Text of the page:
I’ve been thinking about this post from July 2013 because I’m back in retail, although not stocking the band-aid shelves any longer. Now my job is to select the band-aids (and the cereal, and the water, and the canned tomatoes, and the bread) that the ecommerce customer has asked for.
Did you ever play store when you were a kid? We did. We would climb up onto the stove top and pull canned goods, oatmeal, teabags, cereal, and more out of that upper cabinet. Then we would go get some paper bags out of the closet, and carry it all into the living room to set up our store. There were three of us kids so we had a bagger, a cashier, and a customer. Sometimes we would strain the cashier’s capabilities and have TWO customers in line. Ah, it made for hours of fun.
I remember how fun it was to set up the store. When I started mulling over the possibility of getting a job in retail, my local grocery clerk actually asked me out of the blue if I would like a job, so I pursued it. There are some fun things about stocking shelves. Making everything look nice, filling in empty spots. The best part is being able to direct a customer to the product they are seeking.
And then the band aids happened.
Let’s just look at Johnson&Johnson, a popular brand of band-aid. The line that my local store carries includes comfort-flex plastic (60 count), medium comfort-flex adhesive pads (10 count), large comfort-flex adhesive pads (10 count), comfort-flex sheer (40 count), comfort-flex sheer assorted (40 count), comfort-flex sheer assorted (60 count), comfort-flex sheer assorted (80 count), comfort-flex extra large (10count), comfort-flex clear (30 count). And so on to the tune of over 40 varieties of type, size, and use.
Ah, but we would be remiss if we only offered 40 types of one company’s product. So we also offer another 40 or so similar products of the generic house brand.
Even if you skipped those last two paragraphs, that means EIGHTY types and varieties of band aids. And band aids don’t come in those sturdy metal canisters anymore. No, indeed. They come in paper boxes.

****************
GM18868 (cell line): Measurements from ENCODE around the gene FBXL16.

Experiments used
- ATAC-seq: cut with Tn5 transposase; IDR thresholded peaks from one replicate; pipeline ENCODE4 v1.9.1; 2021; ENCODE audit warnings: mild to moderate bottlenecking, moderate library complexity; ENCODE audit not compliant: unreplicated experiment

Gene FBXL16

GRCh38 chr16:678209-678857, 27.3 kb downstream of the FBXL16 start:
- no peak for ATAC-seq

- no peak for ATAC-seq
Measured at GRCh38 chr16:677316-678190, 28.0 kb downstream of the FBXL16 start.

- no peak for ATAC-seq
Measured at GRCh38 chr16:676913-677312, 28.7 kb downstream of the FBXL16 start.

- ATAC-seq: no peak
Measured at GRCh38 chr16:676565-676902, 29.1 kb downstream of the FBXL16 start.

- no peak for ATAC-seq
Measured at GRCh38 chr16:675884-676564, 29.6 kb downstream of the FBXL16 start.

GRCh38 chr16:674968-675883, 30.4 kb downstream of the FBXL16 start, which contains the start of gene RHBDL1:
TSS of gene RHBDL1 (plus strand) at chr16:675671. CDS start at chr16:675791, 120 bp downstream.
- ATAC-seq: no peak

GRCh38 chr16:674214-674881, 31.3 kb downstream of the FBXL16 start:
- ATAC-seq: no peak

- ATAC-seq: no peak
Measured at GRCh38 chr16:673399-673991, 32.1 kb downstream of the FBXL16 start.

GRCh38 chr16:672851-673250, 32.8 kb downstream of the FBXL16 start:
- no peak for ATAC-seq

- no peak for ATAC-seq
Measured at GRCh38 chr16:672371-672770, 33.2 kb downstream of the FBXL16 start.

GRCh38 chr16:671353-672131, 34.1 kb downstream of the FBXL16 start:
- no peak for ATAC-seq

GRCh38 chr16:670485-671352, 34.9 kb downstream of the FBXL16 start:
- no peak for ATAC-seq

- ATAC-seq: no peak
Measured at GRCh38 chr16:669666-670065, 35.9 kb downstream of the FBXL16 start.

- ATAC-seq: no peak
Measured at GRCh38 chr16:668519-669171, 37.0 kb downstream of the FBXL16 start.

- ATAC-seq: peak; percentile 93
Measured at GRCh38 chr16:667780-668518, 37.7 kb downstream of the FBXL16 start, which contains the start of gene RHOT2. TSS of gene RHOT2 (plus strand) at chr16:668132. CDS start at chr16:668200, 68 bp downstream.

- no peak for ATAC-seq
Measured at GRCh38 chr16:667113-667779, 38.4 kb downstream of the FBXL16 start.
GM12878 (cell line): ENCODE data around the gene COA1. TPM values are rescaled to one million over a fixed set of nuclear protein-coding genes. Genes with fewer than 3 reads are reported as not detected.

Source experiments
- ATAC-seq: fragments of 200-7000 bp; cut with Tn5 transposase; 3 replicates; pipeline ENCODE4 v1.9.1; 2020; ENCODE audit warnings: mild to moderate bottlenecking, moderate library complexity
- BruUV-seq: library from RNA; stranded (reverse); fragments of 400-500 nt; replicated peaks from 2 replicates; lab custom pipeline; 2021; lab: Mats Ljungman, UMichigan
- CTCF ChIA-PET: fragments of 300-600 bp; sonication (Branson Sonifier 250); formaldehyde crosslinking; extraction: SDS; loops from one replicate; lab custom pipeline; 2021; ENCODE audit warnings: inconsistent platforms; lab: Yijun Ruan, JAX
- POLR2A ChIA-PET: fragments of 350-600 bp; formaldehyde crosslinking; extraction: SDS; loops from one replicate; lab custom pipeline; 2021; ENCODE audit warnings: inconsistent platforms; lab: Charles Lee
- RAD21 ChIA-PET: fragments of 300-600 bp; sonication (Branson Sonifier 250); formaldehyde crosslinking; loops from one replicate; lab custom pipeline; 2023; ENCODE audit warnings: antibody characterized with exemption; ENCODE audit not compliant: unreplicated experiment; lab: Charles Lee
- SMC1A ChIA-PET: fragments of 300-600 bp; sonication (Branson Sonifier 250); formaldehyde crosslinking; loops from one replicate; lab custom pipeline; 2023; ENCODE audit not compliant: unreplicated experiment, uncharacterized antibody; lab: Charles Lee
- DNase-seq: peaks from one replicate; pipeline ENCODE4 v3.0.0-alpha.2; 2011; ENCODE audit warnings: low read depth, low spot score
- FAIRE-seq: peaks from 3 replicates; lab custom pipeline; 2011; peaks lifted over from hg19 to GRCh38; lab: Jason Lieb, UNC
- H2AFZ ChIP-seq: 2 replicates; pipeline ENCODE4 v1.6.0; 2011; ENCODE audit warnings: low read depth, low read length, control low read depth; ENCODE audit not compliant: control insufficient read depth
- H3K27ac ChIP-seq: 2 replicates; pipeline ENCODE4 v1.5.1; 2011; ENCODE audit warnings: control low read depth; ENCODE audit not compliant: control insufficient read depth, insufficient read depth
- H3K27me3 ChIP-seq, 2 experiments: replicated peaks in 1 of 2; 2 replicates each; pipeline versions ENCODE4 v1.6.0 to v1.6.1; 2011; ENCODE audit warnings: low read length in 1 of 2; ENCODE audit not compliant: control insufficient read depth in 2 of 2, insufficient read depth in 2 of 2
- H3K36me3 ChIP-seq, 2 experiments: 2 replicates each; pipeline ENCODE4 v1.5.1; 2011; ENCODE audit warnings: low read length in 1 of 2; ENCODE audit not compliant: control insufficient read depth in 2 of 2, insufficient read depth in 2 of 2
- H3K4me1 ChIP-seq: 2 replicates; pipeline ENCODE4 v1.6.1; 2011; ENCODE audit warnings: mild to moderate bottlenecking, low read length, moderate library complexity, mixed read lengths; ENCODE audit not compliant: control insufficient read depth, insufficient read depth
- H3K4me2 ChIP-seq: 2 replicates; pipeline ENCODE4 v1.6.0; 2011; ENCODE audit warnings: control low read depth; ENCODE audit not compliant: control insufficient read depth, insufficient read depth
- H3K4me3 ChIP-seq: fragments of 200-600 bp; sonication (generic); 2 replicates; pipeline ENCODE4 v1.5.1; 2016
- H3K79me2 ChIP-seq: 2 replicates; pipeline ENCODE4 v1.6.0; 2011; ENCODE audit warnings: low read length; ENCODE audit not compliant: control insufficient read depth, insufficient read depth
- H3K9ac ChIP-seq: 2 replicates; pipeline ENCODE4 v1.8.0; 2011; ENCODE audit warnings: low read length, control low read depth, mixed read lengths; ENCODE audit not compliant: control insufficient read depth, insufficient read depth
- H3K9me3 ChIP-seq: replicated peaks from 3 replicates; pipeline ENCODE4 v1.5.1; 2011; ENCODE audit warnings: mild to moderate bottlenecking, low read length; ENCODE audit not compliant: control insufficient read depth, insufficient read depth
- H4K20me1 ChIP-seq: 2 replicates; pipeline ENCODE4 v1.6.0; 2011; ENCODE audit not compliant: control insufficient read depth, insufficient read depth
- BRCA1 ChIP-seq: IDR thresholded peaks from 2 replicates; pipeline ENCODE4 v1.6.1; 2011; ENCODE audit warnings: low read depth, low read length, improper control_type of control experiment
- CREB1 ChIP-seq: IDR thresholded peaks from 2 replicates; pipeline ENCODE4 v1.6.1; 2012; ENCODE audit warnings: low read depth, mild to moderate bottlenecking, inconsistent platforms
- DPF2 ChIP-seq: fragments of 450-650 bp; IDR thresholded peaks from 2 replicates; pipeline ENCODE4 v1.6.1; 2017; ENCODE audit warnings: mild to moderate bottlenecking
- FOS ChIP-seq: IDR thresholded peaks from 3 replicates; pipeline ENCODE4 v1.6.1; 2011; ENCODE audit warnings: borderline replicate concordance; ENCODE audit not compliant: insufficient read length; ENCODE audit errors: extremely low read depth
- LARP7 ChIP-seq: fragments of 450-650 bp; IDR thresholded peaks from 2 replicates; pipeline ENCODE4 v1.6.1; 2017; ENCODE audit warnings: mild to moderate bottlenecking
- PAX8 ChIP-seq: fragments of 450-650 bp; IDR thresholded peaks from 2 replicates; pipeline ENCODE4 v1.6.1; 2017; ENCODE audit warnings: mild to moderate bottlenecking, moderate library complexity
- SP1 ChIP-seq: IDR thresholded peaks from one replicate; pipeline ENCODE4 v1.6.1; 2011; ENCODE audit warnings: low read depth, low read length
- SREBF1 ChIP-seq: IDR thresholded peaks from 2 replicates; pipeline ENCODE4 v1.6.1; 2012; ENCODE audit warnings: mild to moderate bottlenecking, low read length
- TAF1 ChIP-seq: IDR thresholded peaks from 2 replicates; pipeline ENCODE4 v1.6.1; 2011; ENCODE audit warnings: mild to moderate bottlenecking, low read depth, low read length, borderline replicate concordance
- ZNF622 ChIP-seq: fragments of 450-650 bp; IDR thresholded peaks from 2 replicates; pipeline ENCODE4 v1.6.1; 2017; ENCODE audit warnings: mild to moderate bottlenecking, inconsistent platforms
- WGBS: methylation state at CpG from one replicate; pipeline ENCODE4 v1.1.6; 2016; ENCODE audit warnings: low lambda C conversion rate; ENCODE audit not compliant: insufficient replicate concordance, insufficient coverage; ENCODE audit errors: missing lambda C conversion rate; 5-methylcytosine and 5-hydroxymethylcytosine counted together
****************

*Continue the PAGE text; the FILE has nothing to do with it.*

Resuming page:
Paper band-aid boxes fall over at the whisper of a touch. So, the poor sod who gets the job of restocking the band-aid shelves — it’s like playing that children’s game “Operation” where the buzzer sounds if you touch the sides of the “incision.” But in this case, the boxes fall over, mix themselves up, turn their backs on me, slide, fall off the shelf, stand on their head, and turn on an angle. Anything but stay where they are PUT.
Of course people need band aids. And no doubt the magic Market Research has shown that people need band aids to come in all one size, and assorted, and waterproof, and extra large, and medium, and sheer, and clear, and flexible, and sport, and pre-treated with antibiotic ointment, and shaped for fingers, and shaped for toes, and extra-sticky, and less sticky, and the all-important travel pack.
But I don’t need to be the one who messes with the incredibly tedious job of straightening and
restocking the band-aid shelves. I felt the sand of my life descending into the bottom of the hourglass as I conscientiously did this job. NOT enough sand in the top to make this job worth me doing.
Not only band-aids, but allergy medicine, shaving cream, lotions, shampoos, vitamins, diapers, chocolate bars, hairspray, feminine products, toothpaste. They all come in MULTIPLE multiple sizes.
Not enough sand, my friends, NOT ENOUGH SAND.